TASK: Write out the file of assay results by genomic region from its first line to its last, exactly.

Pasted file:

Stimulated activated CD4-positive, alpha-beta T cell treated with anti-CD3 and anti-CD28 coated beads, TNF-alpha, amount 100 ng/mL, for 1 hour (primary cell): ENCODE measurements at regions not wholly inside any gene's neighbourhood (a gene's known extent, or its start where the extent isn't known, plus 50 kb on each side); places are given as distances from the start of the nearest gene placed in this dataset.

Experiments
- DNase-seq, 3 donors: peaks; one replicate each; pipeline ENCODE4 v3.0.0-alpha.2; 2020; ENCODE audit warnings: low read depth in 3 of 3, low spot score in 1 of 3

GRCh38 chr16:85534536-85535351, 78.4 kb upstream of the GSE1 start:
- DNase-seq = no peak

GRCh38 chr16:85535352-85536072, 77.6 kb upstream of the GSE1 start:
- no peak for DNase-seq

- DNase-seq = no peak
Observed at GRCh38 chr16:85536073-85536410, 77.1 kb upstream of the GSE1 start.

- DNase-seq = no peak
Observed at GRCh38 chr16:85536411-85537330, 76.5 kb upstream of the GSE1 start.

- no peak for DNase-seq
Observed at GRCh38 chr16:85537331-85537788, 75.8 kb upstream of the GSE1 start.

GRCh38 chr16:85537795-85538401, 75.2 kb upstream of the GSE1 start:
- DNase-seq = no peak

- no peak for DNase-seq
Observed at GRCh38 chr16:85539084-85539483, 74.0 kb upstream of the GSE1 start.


Stimulated activated CD4-positive, alpha-beta T cell treated with anti-CD3 and anti-CD28 coated beads, TNF-alpha, amount 100 ng/mL, for 1 hour (primary cell): ENCODE measurements at regions not wholly inside any gene's neighbourhood (a gene's known extent, or its start where the extent isn't known, plus 50 kb on each side); places are given as distances from the start of the nearest gene placed in this dataset.

Experiments
- DNase-seq, 3 donors: peaks; one replicate each; pipeline ENCODE4 v3.0.0-alpha.2; 2020; ENCODE audit warnings: low read depth in 3 of 3, low spot score in 1 of 3

GRCh38 chr16:85534536-85535351, 78.4 kb upstream of the GSE1 start:
- DNase-seq = no peak

GRCh38 chr16:85535352-85536072, 77.6 kb upstream of the GSE1 start:
- no peak for DNase-seq

- DNase-seq = no peak
Observed at GRCh38 chr16:85536073-85536410, 77.1 kb upstream of the GSE1 start.

- DNase-seq = no peak
Observed at GRCh38 chr16:85536411-85537330, 76.5 kb upstream of the GSE1 start.

- no peak for DNase-seq
Observed at GRCh38 chr16:85537331-85537788, 75.8 kb upstream of the GSE1 start.

GRCh38 chr16:85537795-85538401, 75.2 kb upstream of the GSE1 start:
- DNase-seq = no peak

- no peak for DNase-seq
Observed at GRCh38 chr16:85539084-85539483, 74.0 kb upstream of the GSE1 start.